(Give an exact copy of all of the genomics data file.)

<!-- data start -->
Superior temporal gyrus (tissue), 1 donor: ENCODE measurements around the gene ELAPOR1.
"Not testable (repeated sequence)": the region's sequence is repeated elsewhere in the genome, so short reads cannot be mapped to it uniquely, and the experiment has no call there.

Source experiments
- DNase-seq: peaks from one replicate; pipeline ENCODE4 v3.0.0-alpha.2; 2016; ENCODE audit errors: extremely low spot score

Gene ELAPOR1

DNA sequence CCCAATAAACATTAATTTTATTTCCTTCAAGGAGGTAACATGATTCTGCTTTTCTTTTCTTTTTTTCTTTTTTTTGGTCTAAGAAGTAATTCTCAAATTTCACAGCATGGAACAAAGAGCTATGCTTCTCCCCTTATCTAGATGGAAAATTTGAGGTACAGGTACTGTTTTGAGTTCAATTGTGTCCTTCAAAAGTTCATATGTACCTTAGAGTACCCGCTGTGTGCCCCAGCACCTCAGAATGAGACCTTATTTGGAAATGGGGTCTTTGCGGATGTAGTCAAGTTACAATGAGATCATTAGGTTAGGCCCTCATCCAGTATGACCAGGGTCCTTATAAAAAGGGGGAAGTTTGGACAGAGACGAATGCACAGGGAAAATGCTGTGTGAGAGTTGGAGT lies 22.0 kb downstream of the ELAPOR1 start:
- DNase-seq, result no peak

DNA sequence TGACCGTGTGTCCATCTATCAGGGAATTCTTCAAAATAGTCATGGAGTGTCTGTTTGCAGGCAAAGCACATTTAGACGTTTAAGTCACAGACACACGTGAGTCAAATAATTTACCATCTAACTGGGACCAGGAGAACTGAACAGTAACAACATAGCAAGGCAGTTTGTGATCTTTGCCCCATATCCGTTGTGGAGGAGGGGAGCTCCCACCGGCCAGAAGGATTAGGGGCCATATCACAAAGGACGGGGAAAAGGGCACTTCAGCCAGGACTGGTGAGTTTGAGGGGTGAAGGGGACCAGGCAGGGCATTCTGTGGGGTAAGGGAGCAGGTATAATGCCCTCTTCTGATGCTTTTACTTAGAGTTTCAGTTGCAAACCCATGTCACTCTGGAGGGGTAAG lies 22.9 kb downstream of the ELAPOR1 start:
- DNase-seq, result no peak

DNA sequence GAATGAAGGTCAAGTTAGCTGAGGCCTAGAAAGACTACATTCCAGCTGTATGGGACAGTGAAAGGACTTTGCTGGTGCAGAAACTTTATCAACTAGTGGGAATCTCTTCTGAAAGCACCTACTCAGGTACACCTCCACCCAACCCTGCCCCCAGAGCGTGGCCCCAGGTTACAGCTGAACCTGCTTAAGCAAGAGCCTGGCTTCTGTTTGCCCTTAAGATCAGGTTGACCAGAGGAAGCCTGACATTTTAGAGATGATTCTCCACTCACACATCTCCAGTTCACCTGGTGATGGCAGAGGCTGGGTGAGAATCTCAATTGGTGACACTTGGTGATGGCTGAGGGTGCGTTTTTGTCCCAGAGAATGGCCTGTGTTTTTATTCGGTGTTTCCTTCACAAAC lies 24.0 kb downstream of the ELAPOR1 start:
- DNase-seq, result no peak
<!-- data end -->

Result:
Superior temporal gyrus (tissue), 1 donor: ENCODE measurements around the gene ELAPOR1.
"Not testable (repeated sequence)": the region's sequence is repeated elsewhere in the genome, so short reads cannot be mapped to it uniquely, and the experiment has no call there.

Source experiments
- DNase-seq: peaks from one replicate; pipeline ENCODE4 v3.0.0-alpha.2; 2016; ENCODE audit errors: extremely low spot score

Gene ELAPOR1

DNA sequence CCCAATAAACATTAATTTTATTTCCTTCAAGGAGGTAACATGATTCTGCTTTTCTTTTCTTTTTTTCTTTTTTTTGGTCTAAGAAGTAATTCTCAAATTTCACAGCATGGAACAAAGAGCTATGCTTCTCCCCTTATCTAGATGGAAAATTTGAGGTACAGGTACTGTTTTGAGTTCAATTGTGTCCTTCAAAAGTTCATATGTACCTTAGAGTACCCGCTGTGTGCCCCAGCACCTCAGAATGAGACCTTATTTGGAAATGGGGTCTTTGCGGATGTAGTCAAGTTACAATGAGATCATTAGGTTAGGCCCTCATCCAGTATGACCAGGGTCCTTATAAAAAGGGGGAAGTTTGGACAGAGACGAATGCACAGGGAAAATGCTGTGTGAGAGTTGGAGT lies 22.0 kb downstream of the ELAPOR1 start:
- DNase-seq, result no peak

DNA sequence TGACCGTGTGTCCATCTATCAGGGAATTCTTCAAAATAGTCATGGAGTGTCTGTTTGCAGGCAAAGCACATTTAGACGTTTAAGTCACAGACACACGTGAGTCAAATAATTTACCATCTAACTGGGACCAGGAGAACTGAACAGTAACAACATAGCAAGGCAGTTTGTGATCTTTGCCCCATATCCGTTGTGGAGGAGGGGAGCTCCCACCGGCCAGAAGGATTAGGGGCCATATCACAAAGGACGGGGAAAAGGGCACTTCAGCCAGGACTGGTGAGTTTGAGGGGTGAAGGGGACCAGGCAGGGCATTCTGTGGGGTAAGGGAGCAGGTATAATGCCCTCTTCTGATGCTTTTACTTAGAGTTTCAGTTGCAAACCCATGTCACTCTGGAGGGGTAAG lies 22.9 kb downstream of the ELAPOR1 start:
- DNase-seq, result no peak

DNA sequence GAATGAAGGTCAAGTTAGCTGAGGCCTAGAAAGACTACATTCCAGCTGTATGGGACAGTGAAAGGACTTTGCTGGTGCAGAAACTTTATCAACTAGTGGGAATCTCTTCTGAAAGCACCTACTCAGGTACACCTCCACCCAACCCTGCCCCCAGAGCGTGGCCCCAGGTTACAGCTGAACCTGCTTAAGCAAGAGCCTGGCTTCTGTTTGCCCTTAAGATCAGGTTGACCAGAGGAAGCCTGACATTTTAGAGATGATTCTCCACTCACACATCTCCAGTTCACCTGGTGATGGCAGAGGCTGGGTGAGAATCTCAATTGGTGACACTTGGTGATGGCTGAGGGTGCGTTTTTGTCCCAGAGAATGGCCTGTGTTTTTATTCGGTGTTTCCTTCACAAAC lies 24.0 kb downstream of the ELAPOR1 start:
- DNase-seq, result no peak